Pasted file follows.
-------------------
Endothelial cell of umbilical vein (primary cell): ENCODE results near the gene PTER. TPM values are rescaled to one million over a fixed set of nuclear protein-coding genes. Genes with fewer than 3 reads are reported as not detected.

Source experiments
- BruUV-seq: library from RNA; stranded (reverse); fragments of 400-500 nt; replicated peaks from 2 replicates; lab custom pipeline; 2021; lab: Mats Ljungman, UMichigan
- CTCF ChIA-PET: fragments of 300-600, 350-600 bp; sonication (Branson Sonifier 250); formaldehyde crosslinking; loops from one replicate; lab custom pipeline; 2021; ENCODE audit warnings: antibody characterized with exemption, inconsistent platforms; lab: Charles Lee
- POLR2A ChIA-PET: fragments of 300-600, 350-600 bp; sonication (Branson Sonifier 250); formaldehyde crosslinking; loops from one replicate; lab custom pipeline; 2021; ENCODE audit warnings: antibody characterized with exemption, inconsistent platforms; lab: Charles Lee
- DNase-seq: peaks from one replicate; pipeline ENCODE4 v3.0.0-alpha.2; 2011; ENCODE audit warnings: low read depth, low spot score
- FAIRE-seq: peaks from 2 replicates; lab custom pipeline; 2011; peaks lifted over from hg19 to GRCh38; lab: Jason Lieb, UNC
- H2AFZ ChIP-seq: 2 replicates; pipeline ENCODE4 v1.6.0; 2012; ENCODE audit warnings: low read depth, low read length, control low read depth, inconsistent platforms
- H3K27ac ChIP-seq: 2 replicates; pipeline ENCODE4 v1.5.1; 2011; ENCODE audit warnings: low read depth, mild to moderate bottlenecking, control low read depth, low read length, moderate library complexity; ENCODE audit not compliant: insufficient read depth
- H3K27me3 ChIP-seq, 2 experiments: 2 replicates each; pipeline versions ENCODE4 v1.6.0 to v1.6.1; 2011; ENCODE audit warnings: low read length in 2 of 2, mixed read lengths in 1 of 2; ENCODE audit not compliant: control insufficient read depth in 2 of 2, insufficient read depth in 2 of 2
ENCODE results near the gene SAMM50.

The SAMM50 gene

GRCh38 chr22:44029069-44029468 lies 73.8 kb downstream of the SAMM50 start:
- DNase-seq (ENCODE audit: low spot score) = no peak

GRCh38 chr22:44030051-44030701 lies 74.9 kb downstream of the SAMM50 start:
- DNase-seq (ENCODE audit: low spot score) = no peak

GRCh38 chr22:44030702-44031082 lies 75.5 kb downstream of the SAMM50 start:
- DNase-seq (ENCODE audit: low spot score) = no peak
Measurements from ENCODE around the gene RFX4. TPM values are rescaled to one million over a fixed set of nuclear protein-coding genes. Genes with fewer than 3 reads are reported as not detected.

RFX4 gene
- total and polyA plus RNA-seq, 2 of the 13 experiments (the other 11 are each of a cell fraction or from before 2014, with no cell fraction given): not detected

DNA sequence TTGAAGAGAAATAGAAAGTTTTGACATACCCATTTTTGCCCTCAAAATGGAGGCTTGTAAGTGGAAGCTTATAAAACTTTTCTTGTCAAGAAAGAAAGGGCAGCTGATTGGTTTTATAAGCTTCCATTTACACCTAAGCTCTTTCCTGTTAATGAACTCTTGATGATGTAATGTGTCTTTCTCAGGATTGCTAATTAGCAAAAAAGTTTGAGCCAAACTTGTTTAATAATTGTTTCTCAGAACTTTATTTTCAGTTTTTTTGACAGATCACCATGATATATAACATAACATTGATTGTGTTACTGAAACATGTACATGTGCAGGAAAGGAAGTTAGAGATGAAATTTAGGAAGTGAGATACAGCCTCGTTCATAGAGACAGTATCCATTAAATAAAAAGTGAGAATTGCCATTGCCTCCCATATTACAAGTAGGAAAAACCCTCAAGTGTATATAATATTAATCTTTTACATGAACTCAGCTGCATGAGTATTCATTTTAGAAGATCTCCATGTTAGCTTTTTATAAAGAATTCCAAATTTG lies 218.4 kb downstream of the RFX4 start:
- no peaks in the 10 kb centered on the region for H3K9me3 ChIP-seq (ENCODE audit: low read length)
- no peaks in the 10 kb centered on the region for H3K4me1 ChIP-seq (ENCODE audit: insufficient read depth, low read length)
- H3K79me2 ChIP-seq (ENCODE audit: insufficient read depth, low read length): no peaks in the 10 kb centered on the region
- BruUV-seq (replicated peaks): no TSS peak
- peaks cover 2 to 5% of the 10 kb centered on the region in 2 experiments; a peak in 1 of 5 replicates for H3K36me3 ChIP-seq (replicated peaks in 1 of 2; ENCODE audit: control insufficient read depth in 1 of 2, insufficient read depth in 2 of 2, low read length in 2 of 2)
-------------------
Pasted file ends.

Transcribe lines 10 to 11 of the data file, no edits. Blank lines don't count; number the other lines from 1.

- H3K27me3 ChIP-seq, 2 experiments: 2 replicates each; pipeline versions ENCODE4 v1.6.0 to v1.6.1; 2011; ENCODE audit warnings: low read length in 2 of 2, mixed read lengths in 1 of 2; ENCODE audit not compliant: control insufficient read depth in 2 of 2, insufficient read depth in 2 of 2
ENCODE results near the gene SAMM50.